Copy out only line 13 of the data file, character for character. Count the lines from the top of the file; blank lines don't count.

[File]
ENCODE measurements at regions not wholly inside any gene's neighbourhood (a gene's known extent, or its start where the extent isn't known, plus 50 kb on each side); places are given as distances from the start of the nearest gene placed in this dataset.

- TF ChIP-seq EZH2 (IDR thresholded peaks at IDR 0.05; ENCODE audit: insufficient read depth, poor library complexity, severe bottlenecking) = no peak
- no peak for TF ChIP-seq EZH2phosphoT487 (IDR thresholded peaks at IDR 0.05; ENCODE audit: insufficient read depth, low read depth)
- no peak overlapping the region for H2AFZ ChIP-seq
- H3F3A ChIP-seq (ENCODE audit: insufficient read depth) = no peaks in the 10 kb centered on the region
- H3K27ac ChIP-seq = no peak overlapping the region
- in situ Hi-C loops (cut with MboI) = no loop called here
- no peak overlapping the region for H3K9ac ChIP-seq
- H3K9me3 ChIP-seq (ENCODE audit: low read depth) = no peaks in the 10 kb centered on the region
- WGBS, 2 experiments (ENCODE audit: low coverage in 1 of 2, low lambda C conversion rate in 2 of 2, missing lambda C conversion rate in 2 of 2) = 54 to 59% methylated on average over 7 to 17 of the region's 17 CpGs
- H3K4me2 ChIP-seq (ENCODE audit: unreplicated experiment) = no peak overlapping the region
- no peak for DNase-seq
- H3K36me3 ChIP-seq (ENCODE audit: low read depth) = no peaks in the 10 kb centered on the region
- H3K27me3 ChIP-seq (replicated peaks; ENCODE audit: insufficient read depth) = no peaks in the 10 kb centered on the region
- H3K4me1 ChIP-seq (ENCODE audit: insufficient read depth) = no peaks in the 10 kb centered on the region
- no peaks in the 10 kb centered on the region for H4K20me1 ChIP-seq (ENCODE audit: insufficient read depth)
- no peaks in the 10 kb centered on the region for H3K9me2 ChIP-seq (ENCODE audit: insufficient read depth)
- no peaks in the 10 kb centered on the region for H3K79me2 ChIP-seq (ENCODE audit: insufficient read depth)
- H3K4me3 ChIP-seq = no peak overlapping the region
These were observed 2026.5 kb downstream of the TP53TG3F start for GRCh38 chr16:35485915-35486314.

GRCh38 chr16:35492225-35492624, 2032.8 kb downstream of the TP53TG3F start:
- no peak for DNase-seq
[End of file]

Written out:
- H3K36me3 ChIP-seq (ENCODE audit: low read depth) = no peaks in the 10 kb centered on the region